4 Ways to Get the Most from Your Professional Development Dollars

Return on Investment (ROI) on professional development (PD)This post is excerpted from the Education Week article entitled, “4 Ways to Maximize the ROI on Professional Development Spending,” by Jason Culbertson, President of Insight Education Group.

Are you getting the most from your professional development dollars in terms of educator growth and student achievement?

According to TNTP’s The Mirage Report, districts can spend upwards of $18,000 annually per teacher on PD, but what return on investment (ROI) are they getting for that?

My question is not about ROI in financial terms, but how PD can help districts achieve their goals for teaching and learning.  

Below are four ways we've seen districts maximize the impact of PD dollars.

1. Invest in your principals.

While only an estimated four percent of federal funds allocated for improving educator performance are spent on principal development, the research is clear that principals have an enormous impact on teacher retention and student achievement. 

Last year, we partnered with district executives and principals in the Syracuse City School District to look at what tasks principals were performing and then grouped those tasks in order of importance. We called tasks related to student and educator performance “A-Level” work and built PD offerings around them. We used coaches to help principals do their A-level work and revamped monthly Leadership Academy sessions to focus only on A-level work. The result? Higher performance with minimal cost increases.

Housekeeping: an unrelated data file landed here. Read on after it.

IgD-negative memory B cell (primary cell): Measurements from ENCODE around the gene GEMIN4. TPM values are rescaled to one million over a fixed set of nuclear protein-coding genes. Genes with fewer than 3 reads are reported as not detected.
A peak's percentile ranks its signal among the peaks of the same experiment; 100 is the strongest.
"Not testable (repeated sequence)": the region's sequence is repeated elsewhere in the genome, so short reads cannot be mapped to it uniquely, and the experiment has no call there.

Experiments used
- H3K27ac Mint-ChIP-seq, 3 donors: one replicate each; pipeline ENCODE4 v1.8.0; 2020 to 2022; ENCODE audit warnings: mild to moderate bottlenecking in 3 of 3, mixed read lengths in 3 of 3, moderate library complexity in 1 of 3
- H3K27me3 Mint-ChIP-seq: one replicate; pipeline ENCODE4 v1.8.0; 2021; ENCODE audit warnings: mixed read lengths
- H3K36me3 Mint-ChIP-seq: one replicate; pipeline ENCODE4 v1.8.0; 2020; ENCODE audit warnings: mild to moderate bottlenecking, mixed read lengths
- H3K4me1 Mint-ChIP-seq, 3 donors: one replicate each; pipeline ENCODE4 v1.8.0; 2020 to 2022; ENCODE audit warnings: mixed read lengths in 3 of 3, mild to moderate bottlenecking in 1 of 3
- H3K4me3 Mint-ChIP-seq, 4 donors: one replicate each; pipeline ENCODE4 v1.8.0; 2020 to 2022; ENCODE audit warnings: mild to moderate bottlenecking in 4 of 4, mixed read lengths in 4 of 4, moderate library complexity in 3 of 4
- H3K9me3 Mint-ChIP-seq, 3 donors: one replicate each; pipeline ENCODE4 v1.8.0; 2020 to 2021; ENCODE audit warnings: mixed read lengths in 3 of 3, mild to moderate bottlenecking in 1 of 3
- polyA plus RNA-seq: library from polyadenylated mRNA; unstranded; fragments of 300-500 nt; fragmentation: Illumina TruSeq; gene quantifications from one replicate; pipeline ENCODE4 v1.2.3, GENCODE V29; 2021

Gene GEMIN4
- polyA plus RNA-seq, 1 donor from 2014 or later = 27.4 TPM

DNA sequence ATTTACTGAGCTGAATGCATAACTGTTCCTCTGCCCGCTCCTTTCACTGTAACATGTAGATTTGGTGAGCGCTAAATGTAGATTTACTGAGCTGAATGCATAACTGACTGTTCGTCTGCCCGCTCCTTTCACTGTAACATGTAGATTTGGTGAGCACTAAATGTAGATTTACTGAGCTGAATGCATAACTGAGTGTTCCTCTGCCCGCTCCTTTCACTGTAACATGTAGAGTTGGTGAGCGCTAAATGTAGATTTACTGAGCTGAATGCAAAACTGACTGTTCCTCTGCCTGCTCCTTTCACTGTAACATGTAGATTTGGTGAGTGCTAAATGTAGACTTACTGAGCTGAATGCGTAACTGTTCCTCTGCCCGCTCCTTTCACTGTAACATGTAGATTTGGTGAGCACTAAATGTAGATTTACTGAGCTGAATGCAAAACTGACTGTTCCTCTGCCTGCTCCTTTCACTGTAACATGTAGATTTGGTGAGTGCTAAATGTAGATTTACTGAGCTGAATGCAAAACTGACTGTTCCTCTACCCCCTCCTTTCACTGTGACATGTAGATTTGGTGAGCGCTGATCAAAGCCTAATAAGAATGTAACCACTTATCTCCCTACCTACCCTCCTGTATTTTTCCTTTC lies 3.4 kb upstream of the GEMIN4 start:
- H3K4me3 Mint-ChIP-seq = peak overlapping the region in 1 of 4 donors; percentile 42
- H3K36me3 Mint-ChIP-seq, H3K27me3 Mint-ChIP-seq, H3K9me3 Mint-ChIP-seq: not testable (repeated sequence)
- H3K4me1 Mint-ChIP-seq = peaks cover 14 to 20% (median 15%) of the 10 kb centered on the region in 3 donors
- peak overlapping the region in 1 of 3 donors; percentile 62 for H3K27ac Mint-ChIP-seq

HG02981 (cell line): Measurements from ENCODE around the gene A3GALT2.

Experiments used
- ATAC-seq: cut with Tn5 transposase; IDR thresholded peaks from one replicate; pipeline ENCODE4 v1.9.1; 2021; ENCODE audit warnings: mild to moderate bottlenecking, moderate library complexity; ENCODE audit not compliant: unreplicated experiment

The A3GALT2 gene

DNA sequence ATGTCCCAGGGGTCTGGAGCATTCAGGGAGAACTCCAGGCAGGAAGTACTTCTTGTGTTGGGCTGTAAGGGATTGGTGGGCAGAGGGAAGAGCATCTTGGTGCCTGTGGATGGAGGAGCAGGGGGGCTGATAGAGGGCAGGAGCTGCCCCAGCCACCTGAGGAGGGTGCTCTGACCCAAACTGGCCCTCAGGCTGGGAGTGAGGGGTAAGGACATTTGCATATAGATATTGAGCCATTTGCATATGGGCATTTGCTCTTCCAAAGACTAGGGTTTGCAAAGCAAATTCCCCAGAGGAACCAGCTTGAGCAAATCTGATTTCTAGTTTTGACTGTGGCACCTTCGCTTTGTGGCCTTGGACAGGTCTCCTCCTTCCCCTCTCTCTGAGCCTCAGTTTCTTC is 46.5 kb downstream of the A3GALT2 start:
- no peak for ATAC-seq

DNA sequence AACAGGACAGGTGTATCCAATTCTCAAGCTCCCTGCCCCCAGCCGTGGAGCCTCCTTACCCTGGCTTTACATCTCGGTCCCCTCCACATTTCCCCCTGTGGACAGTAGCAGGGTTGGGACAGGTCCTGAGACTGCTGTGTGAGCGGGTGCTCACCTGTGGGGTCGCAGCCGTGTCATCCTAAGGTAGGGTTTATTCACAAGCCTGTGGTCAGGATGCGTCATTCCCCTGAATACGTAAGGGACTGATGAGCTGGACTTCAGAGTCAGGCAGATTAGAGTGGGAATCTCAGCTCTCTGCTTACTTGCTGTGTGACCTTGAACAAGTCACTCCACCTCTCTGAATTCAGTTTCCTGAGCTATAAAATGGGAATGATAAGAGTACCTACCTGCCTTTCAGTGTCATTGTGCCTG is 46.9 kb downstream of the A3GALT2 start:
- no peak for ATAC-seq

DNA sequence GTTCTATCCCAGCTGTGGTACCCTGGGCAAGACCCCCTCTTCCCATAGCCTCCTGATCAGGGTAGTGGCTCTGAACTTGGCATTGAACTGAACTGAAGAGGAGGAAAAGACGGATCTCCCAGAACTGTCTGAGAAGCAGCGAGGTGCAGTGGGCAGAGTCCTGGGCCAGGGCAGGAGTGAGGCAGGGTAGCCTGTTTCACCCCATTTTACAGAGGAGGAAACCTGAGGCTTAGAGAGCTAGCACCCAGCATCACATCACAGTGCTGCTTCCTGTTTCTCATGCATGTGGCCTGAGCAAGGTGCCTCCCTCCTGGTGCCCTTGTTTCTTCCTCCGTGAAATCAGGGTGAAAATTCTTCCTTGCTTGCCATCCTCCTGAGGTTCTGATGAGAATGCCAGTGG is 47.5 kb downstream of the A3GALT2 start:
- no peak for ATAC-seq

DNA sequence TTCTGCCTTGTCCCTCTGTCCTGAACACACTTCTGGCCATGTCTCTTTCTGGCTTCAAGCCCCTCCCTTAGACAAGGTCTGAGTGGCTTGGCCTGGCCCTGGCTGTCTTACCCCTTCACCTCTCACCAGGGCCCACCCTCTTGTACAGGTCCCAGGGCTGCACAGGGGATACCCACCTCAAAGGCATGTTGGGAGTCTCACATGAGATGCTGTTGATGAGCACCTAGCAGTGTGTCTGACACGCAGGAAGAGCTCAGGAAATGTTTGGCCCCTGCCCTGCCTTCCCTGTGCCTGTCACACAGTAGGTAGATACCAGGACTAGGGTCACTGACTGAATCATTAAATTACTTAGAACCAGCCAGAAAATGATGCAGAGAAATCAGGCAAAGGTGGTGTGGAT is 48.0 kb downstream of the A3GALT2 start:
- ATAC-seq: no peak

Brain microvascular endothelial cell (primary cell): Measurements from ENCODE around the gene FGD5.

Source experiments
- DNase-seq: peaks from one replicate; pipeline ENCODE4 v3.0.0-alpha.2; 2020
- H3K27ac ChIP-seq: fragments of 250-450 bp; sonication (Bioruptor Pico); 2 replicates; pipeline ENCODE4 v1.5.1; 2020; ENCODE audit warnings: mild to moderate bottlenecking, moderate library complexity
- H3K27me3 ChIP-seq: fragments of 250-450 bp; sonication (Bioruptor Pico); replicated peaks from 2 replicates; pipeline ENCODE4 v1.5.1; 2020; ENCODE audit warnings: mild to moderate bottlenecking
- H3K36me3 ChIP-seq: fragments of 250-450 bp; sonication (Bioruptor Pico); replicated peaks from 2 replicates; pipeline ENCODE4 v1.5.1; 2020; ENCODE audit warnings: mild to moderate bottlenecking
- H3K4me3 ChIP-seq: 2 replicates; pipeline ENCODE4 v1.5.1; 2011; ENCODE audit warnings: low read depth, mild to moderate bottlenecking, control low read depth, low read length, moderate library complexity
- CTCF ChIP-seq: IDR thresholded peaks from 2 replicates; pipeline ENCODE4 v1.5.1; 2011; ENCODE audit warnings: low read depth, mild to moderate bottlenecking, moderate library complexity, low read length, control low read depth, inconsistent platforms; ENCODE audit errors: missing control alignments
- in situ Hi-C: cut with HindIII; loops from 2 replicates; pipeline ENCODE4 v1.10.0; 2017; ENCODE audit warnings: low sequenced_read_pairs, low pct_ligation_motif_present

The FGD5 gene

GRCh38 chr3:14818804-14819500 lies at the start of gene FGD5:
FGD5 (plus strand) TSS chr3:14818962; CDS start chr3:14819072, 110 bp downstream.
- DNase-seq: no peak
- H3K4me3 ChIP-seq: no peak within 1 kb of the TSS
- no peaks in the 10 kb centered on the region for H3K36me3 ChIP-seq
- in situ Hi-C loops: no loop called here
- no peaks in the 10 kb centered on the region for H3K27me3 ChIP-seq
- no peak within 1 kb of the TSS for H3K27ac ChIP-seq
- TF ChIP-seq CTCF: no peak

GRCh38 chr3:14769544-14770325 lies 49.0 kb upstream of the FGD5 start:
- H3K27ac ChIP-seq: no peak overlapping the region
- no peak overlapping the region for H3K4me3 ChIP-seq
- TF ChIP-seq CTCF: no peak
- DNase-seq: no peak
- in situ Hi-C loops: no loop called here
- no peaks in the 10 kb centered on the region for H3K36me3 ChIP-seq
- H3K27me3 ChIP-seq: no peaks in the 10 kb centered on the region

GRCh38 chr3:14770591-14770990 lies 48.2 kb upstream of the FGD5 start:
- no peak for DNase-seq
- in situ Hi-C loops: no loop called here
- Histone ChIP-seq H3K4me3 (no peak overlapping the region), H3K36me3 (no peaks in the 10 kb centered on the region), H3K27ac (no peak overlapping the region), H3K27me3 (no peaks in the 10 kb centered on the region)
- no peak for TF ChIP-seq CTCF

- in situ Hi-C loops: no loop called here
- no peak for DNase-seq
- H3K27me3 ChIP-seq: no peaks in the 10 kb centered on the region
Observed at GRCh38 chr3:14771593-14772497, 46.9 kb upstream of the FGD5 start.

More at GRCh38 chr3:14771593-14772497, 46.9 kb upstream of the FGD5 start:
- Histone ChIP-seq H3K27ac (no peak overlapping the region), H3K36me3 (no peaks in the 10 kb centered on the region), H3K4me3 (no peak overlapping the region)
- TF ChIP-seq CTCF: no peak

2. Conduct an instructional needs analysis.

An instructional needs analysis helps determine what assets educators have and what they will need to develop in order to realize strong results in addressing the district’s instructional priorities.

To conduct the analysis, appoint an owner of the process and use achievement data, educator evaluations, focus groups, and external research to determine what knowledge, skills, attitudes, and habits need to be cultivated in order to realize leaders’ goals for students.

3. Use coaches wisely.

Coaches need deep content knowledge, effective pedagogical skills, and the framework to ensure that the majority of their work happens alongside classroom teachers. To maximize their effectiveness, coaches need support, too.

My colleagues and I have been working with a large state agency that launched a network of literacy coaches throughout the state. Our coaches support these literacy coaches to make sure they are structuring time with teachers well, giving actionable feedback, and fostering a culture of follow-through.

4. Foster the Implementer’s Mindset.

PD should cultivate an “Implementer’s Mindset,” a term my colleagues and I use to describe a leader or teacher’s uncanny ability to maintain discipline, focus, and accountability every day. In helping to turn around struggling schools, we support leaders and teachers in staying the course (discipline), keeping sharp alignment (focus), and investing in each other’s success (accountability).

In practice this means taking stuff off the plate, not allowing anything to get put back on it, and believing success happens when your colleagues are successful also.


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